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Florida patient sues maker of EzriCare eyedrops linked to bacterial infections

Lange Law Firm, which is representing Teresa Phillips, 60, said the lawsuit is the first nationwide over injuries related to the eyedrops.
EzriCare Artificial Tears
EzriCare Artificial Tears.EzriCare

A woman in Florida filed a lawsuit late Thursday against the maker of EzriCare artificial tears and Walmart after suffering a bacterial infection that she said was caused by the eyedrops.

Houston-based Lange Law Firm, which is representing the woman, Teresa Phillips, 60, of Bradford County, said the lawsuit is the first nationwide over injuries related to eyedrops linked to a drug-resistant bacterial infection called Pseudomonas aeruginosa.

The lawsuit was filed in the U.S. District Court for the Middle District of Florida.

According to the lawsuit, Phillips purchased EzriCare artificial tears in the weeks before her infection.

In May, Phillips said she felt "itchy" and had "unrelenting pain in her eyes." She underwent a round of antibiotics, according to the suit, but after a week "it became apparent that the antibiotics weren't working to stop the infection."

Phillips had to have surgery to remedy some of the issues related to the infection and still has symptoms, according to the firm.

The EzriCare artificial tears have been linked to at least 56 cases of bacterial infection in 12 states. Five of those people so far have had vision loss. One person died when the bacteria entered the bloodstream. Doctors say there could be more cases.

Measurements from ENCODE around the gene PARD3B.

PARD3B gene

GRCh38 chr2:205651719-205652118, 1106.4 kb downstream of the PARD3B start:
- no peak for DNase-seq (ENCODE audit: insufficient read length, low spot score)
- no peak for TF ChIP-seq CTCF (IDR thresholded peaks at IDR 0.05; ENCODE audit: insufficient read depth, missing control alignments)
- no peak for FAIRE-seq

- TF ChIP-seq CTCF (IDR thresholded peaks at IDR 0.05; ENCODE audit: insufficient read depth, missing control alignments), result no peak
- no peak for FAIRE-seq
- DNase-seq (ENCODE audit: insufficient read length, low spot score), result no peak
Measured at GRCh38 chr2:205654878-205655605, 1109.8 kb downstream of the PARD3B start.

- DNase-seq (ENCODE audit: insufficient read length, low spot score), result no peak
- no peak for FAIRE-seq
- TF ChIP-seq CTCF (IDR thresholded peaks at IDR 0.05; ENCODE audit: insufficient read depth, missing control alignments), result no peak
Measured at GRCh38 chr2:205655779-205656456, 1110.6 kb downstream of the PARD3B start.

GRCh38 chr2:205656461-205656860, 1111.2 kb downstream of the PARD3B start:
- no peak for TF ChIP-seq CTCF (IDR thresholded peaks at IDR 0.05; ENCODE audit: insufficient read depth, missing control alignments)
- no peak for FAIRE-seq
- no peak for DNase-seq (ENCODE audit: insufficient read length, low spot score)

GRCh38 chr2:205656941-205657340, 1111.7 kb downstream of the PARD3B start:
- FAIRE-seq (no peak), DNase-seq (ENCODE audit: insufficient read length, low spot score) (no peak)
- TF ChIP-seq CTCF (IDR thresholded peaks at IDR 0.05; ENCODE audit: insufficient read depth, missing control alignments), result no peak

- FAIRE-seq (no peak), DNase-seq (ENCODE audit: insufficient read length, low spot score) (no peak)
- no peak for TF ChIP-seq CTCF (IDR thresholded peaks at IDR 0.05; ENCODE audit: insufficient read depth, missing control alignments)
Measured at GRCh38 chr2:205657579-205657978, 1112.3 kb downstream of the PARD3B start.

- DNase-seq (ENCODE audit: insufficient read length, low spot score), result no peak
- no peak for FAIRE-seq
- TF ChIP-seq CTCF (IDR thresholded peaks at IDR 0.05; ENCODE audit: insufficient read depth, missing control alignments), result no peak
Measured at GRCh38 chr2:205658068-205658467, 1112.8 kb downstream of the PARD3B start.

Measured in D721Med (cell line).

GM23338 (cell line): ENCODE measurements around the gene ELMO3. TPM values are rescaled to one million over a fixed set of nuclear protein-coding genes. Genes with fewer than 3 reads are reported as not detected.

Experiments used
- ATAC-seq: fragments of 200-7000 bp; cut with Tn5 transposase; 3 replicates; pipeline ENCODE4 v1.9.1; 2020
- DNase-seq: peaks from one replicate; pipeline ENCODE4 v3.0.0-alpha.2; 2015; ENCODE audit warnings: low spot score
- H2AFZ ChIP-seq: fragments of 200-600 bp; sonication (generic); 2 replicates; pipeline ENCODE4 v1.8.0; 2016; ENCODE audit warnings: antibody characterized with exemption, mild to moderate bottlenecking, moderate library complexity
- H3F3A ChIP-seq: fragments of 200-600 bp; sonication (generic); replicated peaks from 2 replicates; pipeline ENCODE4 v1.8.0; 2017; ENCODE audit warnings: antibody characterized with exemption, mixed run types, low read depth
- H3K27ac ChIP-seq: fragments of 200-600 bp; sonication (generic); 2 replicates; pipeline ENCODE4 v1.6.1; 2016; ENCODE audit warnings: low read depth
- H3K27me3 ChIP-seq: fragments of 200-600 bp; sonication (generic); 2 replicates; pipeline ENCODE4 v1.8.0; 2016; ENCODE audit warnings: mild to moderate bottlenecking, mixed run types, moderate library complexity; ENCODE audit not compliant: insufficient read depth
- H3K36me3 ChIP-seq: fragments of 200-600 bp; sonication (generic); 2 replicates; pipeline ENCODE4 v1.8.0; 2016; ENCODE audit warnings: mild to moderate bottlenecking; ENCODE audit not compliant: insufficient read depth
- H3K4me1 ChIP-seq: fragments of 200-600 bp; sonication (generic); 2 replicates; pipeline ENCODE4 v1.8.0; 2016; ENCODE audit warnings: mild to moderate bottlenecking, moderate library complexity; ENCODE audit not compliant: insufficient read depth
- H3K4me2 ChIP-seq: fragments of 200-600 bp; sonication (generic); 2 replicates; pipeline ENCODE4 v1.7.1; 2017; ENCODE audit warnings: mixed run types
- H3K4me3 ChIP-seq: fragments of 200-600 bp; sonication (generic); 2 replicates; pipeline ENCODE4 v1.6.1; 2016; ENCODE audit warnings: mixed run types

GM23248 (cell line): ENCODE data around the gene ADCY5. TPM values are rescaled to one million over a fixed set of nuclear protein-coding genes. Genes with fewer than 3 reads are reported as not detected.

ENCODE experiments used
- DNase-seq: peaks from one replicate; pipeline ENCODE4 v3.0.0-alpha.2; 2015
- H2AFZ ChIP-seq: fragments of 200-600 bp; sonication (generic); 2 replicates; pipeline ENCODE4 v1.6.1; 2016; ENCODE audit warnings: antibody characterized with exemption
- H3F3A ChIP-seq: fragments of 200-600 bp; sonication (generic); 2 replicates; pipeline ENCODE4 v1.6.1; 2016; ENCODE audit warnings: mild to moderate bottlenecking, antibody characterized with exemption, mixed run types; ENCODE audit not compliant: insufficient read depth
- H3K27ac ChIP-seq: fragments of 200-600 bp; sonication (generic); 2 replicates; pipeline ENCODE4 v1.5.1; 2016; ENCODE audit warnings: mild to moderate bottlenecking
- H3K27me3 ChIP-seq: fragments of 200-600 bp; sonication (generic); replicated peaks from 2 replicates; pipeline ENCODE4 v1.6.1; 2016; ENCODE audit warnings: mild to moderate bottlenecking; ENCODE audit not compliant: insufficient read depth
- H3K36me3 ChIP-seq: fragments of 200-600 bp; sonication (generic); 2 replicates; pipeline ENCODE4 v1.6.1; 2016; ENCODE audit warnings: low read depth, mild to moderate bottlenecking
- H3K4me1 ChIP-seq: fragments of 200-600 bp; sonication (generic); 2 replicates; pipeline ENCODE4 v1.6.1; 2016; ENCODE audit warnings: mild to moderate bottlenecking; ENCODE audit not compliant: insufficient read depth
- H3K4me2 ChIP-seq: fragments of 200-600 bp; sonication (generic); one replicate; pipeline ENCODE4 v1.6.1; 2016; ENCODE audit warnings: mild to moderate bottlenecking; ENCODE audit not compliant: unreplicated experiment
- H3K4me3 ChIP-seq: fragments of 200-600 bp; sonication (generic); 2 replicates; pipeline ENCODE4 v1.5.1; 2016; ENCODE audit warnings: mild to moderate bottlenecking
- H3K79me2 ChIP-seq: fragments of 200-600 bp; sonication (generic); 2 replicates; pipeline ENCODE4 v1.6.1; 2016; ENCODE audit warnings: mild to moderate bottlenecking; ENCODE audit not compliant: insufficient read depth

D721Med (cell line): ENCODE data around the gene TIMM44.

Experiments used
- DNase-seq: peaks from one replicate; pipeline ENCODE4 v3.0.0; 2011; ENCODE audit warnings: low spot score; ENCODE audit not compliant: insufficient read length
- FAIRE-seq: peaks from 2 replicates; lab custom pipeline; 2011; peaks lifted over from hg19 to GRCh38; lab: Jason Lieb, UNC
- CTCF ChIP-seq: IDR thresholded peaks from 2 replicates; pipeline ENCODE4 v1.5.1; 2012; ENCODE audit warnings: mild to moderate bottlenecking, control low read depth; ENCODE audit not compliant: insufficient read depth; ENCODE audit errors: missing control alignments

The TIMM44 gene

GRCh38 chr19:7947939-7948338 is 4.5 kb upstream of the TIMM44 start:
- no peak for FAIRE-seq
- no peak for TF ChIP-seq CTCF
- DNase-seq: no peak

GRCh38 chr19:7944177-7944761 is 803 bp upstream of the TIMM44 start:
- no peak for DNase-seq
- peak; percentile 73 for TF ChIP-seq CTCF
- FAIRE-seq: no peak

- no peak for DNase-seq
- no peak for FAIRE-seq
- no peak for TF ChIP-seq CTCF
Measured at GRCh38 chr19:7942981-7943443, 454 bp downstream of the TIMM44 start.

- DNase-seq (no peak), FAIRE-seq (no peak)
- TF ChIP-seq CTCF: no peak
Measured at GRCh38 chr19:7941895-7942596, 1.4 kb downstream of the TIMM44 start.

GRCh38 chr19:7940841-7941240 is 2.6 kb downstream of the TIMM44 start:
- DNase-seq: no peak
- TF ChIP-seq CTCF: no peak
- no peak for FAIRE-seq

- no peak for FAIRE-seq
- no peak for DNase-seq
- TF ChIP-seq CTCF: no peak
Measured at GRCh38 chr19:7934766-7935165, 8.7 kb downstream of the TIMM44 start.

The maker of the eyedrops, Global Pharma Healthcare, announced on Feb. 2 that it was voluntarily recalling the product because of possible contamination.

While the eyedrops have not yet definitively been traced to the infections, the Centers for Disease Control and Prevention and the Food and Drug Administration say they are currently working with state and local health officials to investigate the outbreak. In an alert announced last week, the CDC said it had collected specimens from May 2022 to January.

Global Pharma and Walmart did not immediately respond to requests for comment about the lawsuit.

The FDA first learned about the Pseudomonas aeruginosa outbreak in December and discovered the link to the EzriCare drops in January, according to FDA spokesperson Audra Harrison.

The EzriCare drops are not FDA-approved products, the agency said, and are legally marketed under a regulatory pathway that allows the sale of over-the-counter products that meet certain requirements. The FDA does not pre-review or approve these kinds of products, the agency said.

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